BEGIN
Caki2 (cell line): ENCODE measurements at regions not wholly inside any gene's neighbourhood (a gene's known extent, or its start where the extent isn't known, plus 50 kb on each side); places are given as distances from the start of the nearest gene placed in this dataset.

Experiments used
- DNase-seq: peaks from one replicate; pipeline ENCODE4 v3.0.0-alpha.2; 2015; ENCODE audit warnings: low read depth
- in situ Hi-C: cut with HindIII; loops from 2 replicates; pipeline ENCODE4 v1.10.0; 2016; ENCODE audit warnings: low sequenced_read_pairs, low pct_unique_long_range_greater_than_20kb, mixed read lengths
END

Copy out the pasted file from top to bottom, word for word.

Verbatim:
Caki2 (cell line): ENCODE measurements at regions not wholly inside any gene's neighbourhood (a gene's known extent, or its start where the extent isn't known, plus 50 kb on each side); places are given as distances from the start of the nearest gene placed in this dataset.

Experiments used
- DNase-seq: peaks from one replicate; pipeline ENCODE4 v3.0.0-alpha.2; 2015; ENCODE audit warnings: low read depth
- in situ Hi-C: cut with HindIII; loops from 2 replicates; pipeline ENCODE4 v1.10.0; 2016; ENCODE audit warnings: low sequenced_read_pairs, low pct_unique_long_range_greater_than_20kb, mixed read lengths